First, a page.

-r path The root servlet context path for the Http Service (default is /). This option overwrites the org.apache.felix.http.context_path setting in the sling.properties file and requires the embedded Http Service implementation to honor this property. (since Sling Launchpad 2.4.0)
-D n=v Sets the property n to the value v. This option can be added repeatedly setting additional properties. Any property set in this manner overwrites same named properties in the sling.properties file. (since Sling Launchpad 2.4.0)
-n (-) Don't install the shutdown hook. See Shutdown Hook below. (since Sling Launchpad 2.5.2)
-h (-) Prints a simple usage message listing all available command line options.

The Sling Standalone application looks for a definition of the sling.home setting in the following locations in order of precendence:

  1. The -c command line option
  2. The sling.home system property
  3. The SLING_HOME environment variable
  4. If none of the above resolves to a non-null value, the default value of sling is assumed

Control Port

When starting the Sling Standalone Application with the start command line option, a TCP control port is opened to receive simple commands which allow for stopping an instance and getting thread dumps.

Currently supported commands are

  • stop to stop the Sling instance
  • status to get the instance status (OK or STOPPING)
  • threads to get a thread dump

For the Whole Truth about this functionality see the ControlListener class source code.

The interface and port is configurable with the -j command line option. The actual address and port used are written to the $\{sling.home}/conf/controlport file. So technically the -j option is not required for the status and stop operations because the port information can be read from that file.

Note that using a control connection for the Sling Standalone Application presents a potential security issue. For this reason the following defaults apply:

  • The server side socket for a running Sling Standalone Application is not created by default, but only if the application is started with the start command line option.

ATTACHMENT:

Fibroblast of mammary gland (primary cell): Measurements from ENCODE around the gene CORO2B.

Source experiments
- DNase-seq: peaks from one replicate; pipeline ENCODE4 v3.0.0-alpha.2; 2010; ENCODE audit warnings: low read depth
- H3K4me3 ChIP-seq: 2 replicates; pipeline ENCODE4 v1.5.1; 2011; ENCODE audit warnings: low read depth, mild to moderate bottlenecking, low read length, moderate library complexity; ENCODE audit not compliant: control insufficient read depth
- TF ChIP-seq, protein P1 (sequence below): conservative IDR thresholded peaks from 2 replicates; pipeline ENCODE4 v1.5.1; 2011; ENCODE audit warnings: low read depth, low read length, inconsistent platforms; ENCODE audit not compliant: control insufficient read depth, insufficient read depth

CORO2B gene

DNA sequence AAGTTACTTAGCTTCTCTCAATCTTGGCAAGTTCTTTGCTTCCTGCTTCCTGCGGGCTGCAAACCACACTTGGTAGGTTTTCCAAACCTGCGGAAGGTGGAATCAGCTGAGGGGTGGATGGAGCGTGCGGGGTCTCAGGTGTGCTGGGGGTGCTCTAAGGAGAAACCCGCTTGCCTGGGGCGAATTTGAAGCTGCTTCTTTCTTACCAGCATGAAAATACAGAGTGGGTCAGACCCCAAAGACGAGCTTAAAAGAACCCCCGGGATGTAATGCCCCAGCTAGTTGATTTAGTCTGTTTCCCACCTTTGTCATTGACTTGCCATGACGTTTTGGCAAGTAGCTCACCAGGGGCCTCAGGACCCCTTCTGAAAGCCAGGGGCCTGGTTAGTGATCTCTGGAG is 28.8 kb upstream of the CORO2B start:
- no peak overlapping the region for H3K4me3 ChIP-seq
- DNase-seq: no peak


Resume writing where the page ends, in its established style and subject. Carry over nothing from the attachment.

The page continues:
• The default control port configuration is localhost/127.0.0.1 meaning that the socket is only accessible from the same system as the Sling Standalone Application is running on.
  • A nonce, followed by a space character, must be used as a prefix for every command sent to the control port. This nonce is generated by Sling at startup and also written to the controlport file mentioned above.

For additional security, do not allow the control port to be opened on an externally visible network interface and strictly restrict access to the Sling installation folder (${sling.home}).

Here's an example session where a Sling Standalone Application is started with the control port active:

$ java -jar target/org.apache.sling.starter-${sling_releaseVersion}.jar start
05.04.2016 11:50:45.003 *INFO * [main] Setting sling.home=sling (default)
05.04.2016 11:50:45.006 *INFO * [main] Starting Apache Sling in /foo/sling/launchpad/builder/sling
...
05.04.2016 11:50:45.012 *INFO * [Apache Sling Control Listener@/127.0.0.1:59239] Apache Sling Control Listener started
...

And stopped using its control port, from another terminal:

$ cat sling/conf/controlport 
127.0.0.1:59239
mdsryh1k5fpcgvm7suqnckxkr7fvluzv

$ telnet 127.0.0.1 59239
Trying 127.0.0.1...
Connected to localhost.
Escape character is '^]'.

mdsryh1k5fpcgvm7suqnckxkr7fvluzv stop

OK
Connection closed by foreign host.

Shutdown Hook

By default the Sling Launchpad standalone application installs a Shutdown Hook with the Java Runtime to make sure the framework is properly terminated in case of a Java termination. In some situations or setups you want to control shutdown of Sling yourselves, so Sling supports a command line option -n to prevent the installation of a shutdown hook.

Apart from the command line option, the sling.shutdown.hook system property is also supported: If this property is set to true or is not set at all the shutdown hook is installed as expected. If the property is set to anything other than true, e.g. false, the shutdown hook is not installed.

If you are embedding the Sling Launchpad application's Main class, the sling.shutdown.hook property can also be set as a member of the props map handed to the Main constructor.

Servlet Parameters

The Web Application does not require specific servlet parameters. Those which are specified are used to overwrite any properties with the same name from the sling.properties file. One exception to this rule is the sling.home parameter, which is used to set the value of the sling.home property. If no parameter with this name is defined the Sling home directory is derived from the context path at which the Sling Web Application is registered.